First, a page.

MARK YOUR CALENDAR Our next Partners in Progress Conference will be Feb. 25-26, 2020, at Caesar’s Palace in Las Vegas. This meeting will provide an opportunity for both labor and management to be All In as we position ourselves for success in the signatory sheet metal industry. We’ll share success stories and lessons learned from the efforts we are undertaking now to bolster market share and hours, find out the characteristics of high performing areas, build roadmaps to better relationships, and more. Watch these pages for additional information during the coming months. Visit pinp.org to keep up to date and find useful resources available to SMART locals, SMACNA contractors and chapters, labor-management cooperation trusts and committees, training centers, and individual members of SMACNA and SMART. Registration is required for full access. It is free but limited to members. You can also find us on Facebook as “sheetmetalpartners”, on Twitter as “smpartners”, and on Instagram as “smpartners”. Partners in Progress » December 2018 » 3
Richard McClees, SMART
By / Don Procter
“Sometimes imagination is more important than knowledge.” —Albert Einstein The sheet metal industry is experiencing a wakeup call from technological change and members of SMART and SMACNA cannot afford to ignore it. “It isn’t business as usual,” says Guy Gast, former SMACNA president and chair of the New Horizons Foundation (NHF), which produced the HVAC Sheet Metal Industry Futures Study (2016). He says both management and labor must collaborate now to prepare for the future. Scenarios that are changing the nature of the work are emerging from “rapid” technological advancements and evolving energy standards, which are sometimes presented as “subtle changes in local codes and legislation.” Rich McClees, SMART’s general secretary-treasurer, concurs, and is confident that new technology and other factors on the horizon won’t eliminate opportunities for the sheet metal trades. “The work isn’t going to go away; it is evolving,” McClees says. 4 » Partners in Progress » www.pinp.org
“We have to be in front of that with training, though.” He echoes comments by SMART General President Joseph Sellers who recently called on business managers and agents to look at the two- to five-year horizon in order to maximize training opportunities and capture work. An example is architectural metals contracts, which are projected to grow by 26 to 40 percent in the next few years. Adapting training methods – on the fly, if necessary – to stay in front of change is critical. The International Training Institute (ITI) and the National Energy Management Institute (NEMI) are tasked with developing timely training. The ITI’s strike force training initiative (covered in the last issue of Partners in Progress) is a prime example. SMART, meanwhile, is organizing a committee to examine strategies required to meet training needs for new technologies, McClees says.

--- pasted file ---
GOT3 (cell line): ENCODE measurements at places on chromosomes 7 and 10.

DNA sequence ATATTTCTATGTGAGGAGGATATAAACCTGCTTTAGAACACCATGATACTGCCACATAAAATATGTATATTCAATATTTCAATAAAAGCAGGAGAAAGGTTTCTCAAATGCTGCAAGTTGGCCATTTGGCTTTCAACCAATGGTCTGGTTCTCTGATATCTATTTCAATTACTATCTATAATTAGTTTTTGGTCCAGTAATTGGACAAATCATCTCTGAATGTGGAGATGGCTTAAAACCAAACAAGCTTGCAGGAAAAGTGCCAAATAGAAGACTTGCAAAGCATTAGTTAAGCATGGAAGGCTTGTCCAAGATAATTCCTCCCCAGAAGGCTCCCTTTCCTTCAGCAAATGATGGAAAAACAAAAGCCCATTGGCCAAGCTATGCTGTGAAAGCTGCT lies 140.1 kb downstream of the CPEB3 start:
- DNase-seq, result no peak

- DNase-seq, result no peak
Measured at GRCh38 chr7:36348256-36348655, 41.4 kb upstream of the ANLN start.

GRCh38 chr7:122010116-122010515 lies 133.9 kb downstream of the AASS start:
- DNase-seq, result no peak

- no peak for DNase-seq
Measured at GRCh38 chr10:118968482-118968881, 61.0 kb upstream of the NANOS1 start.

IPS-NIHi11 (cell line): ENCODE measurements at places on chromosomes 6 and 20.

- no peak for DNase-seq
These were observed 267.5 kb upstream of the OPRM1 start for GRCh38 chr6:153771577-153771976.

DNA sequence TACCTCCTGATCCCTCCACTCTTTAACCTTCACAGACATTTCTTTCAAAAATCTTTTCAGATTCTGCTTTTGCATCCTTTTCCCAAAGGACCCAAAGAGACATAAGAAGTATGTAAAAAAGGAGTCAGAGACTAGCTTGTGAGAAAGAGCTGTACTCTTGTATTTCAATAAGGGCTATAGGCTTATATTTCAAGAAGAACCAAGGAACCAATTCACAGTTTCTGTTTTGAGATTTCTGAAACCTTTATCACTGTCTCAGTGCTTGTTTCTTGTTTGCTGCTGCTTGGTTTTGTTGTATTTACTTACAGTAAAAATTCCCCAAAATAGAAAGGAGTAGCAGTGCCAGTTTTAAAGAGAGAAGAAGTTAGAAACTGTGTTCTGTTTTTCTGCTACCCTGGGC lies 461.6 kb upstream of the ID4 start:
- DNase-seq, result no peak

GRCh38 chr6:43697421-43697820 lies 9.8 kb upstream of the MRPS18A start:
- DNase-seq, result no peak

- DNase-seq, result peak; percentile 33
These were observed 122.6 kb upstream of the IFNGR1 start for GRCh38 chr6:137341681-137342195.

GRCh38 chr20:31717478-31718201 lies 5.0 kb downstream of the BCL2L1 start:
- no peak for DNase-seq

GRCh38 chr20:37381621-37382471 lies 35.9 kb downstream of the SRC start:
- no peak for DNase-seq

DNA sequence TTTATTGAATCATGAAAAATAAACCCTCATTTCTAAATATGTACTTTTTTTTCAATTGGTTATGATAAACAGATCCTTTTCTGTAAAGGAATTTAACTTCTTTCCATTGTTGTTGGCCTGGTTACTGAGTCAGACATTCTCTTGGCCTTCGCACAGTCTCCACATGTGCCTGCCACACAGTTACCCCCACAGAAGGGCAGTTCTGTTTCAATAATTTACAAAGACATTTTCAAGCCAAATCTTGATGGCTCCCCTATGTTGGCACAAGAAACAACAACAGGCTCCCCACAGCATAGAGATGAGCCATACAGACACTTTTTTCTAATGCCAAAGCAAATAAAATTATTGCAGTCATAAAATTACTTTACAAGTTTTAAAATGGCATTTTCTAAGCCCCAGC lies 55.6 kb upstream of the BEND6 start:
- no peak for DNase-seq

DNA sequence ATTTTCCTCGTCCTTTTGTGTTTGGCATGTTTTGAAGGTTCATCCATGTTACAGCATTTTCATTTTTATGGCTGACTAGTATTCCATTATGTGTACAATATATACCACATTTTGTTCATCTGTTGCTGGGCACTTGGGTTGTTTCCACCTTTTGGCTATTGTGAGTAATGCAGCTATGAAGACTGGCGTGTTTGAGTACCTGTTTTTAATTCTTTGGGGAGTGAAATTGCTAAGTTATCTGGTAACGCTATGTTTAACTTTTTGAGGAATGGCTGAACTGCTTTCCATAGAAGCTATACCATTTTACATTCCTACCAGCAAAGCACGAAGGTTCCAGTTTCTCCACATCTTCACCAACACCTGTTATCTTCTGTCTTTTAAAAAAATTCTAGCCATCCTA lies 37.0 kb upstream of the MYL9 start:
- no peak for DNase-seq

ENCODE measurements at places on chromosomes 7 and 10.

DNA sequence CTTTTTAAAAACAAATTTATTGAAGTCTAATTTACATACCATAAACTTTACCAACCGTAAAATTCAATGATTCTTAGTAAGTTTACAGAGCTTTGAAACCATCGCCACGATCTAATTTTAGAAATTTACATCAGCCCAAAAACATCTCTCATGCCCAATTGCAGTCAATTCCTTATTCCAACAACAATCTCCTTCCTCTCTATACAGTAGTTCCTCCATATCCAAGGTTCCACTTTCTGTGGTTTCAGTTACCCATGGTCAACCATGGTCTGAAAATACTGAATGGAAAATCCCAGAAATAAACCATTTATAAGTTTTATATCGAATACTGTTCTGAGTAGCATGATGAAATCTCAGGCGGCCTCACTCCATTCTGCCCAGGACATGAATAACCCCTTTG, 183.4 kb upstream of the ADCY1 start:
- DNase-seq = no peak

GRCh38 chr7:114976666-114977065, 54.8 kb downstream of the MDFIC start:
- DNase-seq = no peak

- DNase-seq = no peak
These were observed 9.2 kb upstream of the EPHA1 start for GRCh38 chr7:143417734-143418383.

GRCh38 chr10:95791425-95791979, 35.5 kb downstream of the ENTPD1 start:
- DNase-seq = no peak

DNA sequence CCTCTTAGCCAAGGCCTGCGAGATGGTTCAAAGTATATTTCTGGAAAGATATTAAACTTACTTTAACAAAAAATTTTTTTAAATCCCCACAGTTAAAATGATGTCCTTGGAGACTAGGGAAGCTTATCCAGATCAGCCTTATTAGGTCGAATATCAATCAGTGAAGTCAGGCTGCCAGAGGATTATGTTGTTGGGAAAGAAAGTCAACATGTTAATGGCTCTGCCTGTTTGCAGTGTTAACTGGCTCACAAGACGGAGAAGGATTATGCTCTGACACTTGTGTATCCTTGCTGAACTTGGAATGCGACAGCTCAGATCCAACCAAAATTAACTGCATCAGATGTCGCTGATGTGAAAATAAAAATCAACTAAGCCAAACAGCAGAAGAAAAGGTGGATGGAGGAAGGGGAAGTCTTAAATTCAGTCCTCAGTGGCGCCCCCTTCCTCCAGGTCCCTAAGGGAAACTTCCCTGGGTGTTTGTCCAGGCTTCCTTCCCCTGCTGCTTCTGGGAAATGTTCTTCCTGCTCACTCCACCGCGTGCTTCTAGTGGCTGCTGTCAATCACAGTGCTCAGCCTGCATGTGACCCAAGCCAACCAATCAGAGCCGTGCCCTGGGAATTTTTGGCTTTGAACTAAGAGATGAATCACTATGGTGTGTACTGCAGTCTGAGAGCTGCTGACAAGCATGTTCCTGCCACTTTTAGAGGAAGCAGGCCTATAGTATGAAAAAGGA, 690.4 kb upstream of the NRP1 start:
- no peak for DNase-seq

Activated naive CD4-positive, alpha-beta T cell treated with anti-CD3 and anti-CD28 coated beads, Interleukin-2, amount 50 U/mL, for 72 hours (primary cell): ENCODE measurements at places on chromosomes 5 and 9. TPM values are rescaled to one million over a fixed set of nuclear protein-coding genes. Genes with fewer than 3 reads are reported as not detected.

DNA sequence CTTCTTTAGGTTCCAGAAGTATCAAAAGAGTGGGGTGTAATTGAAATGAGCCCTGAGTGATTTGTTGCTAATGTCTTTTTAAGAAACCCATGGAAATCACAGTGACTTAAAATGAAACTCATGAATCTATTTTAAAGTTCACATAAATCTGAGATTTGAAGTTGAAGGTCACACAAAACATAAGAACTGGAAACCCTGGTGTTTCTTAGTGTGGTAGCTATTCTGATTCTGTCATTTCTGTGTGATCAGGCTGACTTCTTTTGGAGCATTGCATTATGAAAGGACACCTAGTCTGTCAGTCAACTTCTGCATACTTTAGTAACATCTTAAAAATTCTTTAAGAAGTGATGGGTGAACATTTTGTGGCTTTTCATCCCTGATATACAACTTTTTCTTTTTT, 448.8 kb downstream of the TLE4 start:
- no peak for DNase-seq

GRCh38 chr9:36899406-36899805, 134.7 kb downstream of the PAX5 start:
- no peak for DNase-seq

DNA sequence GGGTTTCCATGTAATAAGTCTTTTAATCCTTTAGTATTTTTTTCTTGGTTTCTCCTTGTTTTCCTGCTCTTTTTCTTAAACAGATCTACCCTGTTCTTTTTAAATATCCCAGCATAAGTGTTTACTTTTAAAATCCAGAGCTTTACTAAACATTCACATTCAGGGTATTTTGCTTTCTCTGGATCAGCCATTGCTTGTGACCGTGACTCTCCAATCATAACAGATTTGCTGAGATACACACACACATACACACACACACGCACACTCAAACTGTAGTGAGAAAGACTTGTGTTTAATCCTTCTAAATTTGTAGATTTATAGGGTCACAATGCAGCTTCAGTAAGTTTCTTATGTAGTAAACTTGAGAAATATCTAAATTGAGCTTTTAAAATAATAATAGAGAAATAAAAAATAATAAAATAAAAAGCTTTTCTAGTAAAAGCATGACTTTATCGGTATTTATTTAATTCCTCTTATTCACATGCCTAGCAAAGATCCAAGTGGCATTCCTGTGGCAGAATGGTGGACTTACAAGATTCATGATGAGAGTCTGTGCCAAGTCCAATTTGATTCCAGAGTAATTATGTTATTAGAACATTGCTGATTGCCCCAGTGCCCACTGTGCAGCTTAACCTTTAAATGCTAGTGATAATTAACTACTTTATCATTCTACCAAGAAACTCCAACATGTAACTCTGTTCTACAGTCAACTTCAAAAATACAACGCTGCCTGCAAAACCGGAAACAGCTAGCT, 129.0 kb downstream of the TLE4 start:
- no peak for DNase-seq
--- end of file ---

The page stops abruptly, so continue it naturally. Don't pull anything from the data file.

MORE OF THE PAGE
Although many large contractors are able to stay ahead of the tech curve through capital investments, McClees is concerned that small and mid-sized contractors will lag behind without support from their labor partners. “SMART needs training in place so the workforce is ready when new technology hits the market,” he says. Gast agrees, adding that the service/support sector and traditional supply channels are increasingly affected by equipment with embedded intelligence—the Internet of Things. For example, self-diagnosing components allow airhandling equipment to send alerts for issues like rising bearing temperatures. “Contractors may be more valuable if they can advise on system alternatives, constructability, energy use, lifecycle costs, and service operation and maintenance needs,” Gast says. As the new systems evolve, there will be a shift from large air handling systems to ones with less ductwork. “Those systems will require different skills and trade craft for installation,” he adds. “You have to pay attention to systems that are a by-product of energy choices.” However, McClees says that the high cost of many technologies will keep them from spreading across the country overnight. “Partnering with contractors to figure out which technologies are up-and-coming and how fast they will arrive will be the key for us when it comes to training,” McClees says. One technology already making a mark is modularization because it allows for quick and efficient installations. SMACNA President-Elect Angie Simon sees prefabrication and modular industries, including spooling and sub-assemblies, growing significantly in the next 5 to 10 years as the result of technology improvements, which will help soften or fill the gaps in shortages of skilled craftspersons in some regions. “If you are a mid-sized contractor or larger and you are not doing prefabrication, then you will be relegated to smaller jobs,” she says. The Waldinger Corporation, where Gast is president, recently completed a Hilton convention hotel featuring pre-fabricated, modular hotel bathrooms. Major prefabrication opportunities are common in new hospitals, which increasingly use largescale multi-trade racks for corridors and prefab head walls for suites. Marriott rolled out its modular initiative in 2015 and has completed or is scheduled to complete five projects this year—in California, Washington, Kentucky, North Carolina, and Oklahoma. Meanwhile, companies such as Trane, York, and Daikin turn to fabricating modular chilled water plants that are “plug-in ready.” “Many SMACNA contractors have invested a lot in their shop fabrication capability,” says Gast. “It is no longer a leap of faith to prefabricate because contractors are starting to see the gains from their initiatives.” He believes anyone who tries to do business the old way will find it difficult to compete. While prefabrication technology is not new, adoption has been slow. Many industry pundits thought it would have taken